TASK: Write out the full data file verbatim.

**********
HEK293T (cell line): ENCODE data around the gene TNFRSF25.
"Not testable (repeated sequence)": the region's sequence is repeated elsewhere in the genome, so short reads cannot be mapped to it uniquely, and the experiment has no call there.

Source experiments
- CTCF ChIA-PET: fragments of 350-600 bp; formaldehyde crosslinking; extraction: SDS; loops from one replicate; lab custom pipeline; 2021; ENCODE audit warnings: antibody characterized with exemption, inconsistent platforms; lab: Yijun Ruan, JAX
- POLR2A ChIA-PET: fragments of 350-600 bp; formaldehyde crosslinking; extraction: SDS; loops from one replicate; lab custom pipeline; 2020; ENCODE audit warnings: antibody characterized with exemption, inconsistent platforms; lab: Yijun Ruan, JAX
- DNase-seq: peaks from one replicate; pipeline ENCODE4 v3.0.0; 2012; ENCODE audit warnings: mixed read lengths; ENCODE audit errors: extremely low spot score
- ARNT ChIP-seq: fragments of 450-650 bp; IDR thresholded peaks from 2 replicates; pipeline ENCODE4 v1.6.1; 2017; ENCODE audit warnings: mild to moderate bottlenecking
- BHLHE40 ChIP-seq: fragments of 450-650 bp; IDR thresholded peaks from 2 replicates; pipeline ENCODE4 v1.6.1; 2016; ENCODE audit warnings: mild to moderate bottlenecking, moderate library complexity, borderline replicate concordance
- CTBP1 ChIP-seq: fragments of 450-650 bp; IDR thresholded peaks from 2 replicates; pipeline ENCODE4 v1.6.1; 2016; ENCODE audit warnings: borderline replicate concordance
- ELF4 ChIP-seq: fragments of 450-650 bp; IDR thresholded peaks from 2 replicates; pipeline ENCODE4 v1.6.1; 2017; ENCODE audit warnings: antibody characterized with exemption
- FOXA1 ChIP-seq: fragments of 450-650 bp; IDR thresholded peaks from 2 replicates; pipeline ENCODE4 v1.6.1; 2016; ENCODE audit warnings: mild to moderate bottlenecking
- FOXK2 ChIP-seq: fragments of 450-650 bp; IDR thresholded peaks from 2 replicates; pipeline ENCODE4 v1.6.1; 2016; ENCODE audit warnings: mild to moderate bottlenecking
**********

HEK293T (cell line): ENCODE data around the gene TNFRSF25.
"Not testable (repeated sequence)": the region's sequence is repeated elsewhere in the genome, so short reads cannot be mapped to it uniquely, and the experiment has no call there.

Source experiments
- CTCF ChIA-PET: fragments of 350-600 bp; formaldehyde crosslinking; extraction: SDS; loops from one replicate; lab custom pipeline; 2021; ENCODE audit warnings: antibody characterized with exemption, inconsistent platforms; lab: Yijun Ruan, JAX
- POLR2A ChIA-PET: fragments of 350-600 bp; formaldehyde crosslinking; extraction: SDS; loops from one replicate; lab custom pipeline; 2020; ENCODE audit warnings: antibody characterized with exemption, inconsistent platforms; lab: Yijun Ruan, JAX
- DNase-seq: peaks from one replicate; pipeline ENCODE4 v3.0.0; 2012; ENCODE audit warnings: mixed read lengths; ENCODE audit errors: extremely low spot score
- ARNT ChIP-seq: fragments of 450-650 bp; IDR thresholded peaks from 2 replicates; pipeline ENCODE4 v1.6.1; 2017; ENCODE audit warnings: mild to moderate bottlenecking
- BHLHE40 ChIP-seq: fragments of 450-650 bp; IDR thresholded peaks from 2 replicates; pipeline ENCODE4 v1.6.1; 2016; ENCODE audit warnings: mild to moderate bottlenecking, moderate library complexity, borderline replicate concordance
- CTBP1 ChIP-seq: fragments of 450-650 bp; IDR thresholded peaks from 2 replicates; pipeline ENCODE4 v1.6.1; 2016; ENCODE audit warnings: borderline replicate concordance
- ELF4 ChIP-seq: fragments of 450-650 bp; IDR thresholded peaks from 2 replicates; pipeline ENCODE4 v1.6.1; 2017; ENCODE audit warnings: antibody characterized with exemption
- FOXA1 ChIP-seq: fragments of 450-650 bp; IDR thresholded peaks from 2 replicates; pipeline ENCODE4 v1.6.1; 2016; ENCODE audit warnings: mild to moderate bottlenecking
- FOXK2 ChIP-seq: fragments of 450-650 bp; IDR thresholded peaks from 2 replicates; pipeline ENCODE4 v1.6.1; 2016; ENCODE audit warnings: mild to moderate bottlenecking